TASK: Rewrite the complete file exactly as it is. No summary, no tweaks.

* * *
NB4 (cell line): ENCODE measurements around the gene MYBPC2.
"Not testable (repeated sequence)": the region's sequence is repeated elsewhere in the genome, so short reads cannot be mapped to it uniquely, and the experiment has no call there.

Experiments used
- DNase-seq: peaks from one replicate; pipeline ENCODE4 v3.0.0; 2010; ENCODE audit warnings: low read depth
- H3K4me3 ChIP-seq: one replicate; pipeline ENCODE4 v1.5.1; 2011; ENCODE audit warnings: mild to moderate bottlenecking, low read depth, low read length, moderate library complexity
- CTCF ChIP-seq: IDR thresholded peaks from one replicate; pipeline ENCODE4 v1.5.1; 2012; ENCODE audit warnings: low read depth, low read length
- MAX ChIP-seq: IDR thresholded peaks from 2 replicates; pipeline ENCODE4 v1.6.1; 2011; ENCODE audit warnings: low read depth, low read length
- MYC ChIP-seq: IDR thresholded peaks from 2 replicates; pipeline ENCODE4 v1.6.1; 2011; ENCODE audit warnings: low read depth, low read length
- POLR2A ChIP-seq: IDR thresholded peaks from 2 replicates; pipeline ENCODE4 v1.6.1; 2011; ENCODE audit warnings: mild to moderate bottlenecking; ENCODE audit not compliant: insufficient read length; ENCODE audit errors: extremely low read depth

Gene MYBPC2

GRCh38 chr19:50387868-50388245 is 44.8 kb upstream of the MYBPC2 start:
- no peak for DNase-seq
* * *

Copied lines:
NB4 (cell line): ENCODE measurements around the gene MYBPC2.
"Not testable (repeated sequence)": the region's sequence is repeated elsewhere in the genome, so short reads cannot be mapped to it uniquely, and the experiment has no call there.

Experiments used
- DNase-seq: peaks from one replicate; pipeline ENCODE4 v3.0.0; 2010; ENCODE audit warnings: low read depth
- H3K4me3 ChIP-seq: one replicate; pipeline ENCODE4 v1.5.1; 2011; ENCODE audit warnings: mild to moderate bottlenecking, low read depth, low read length, moderate library complexity
- CTCF ChIP-seq: IDR thresholded peaks from one replicate; pipeline ENCODE4 v1.5.1; 2012; ENCODE audit warnings: low read depth, low read length
- MAX ChIP-seq: IDR thresholded peaks from 2 replicates; pipeline ENCODE4 v1.6.1; 2011; ENCODE audit warnings: low read depth, low read length
- MYC ChIP-seq: IDR thresholded peaks from 2 replicates; pipeline ENCODE4 v1.6.1; 2011; ENCODE audit warnings: low read depth, low read length
- POLR2A ChIP-seq: IDR thresholded peaks from 2 replicates; pipeline ENCODE4 v1.6.1; 2011; ENCODE audit warnings: mild to moderate bottlenecking; ENCODE audit not compliant: insufficient read length; ENCODE audit errors: extremely low read depth

Gene MYBPC2

GRCh38 chr19:50387868-50388245 is 44.8 kb upstream of the MYBPC2 start:
- no peak for DNase-seq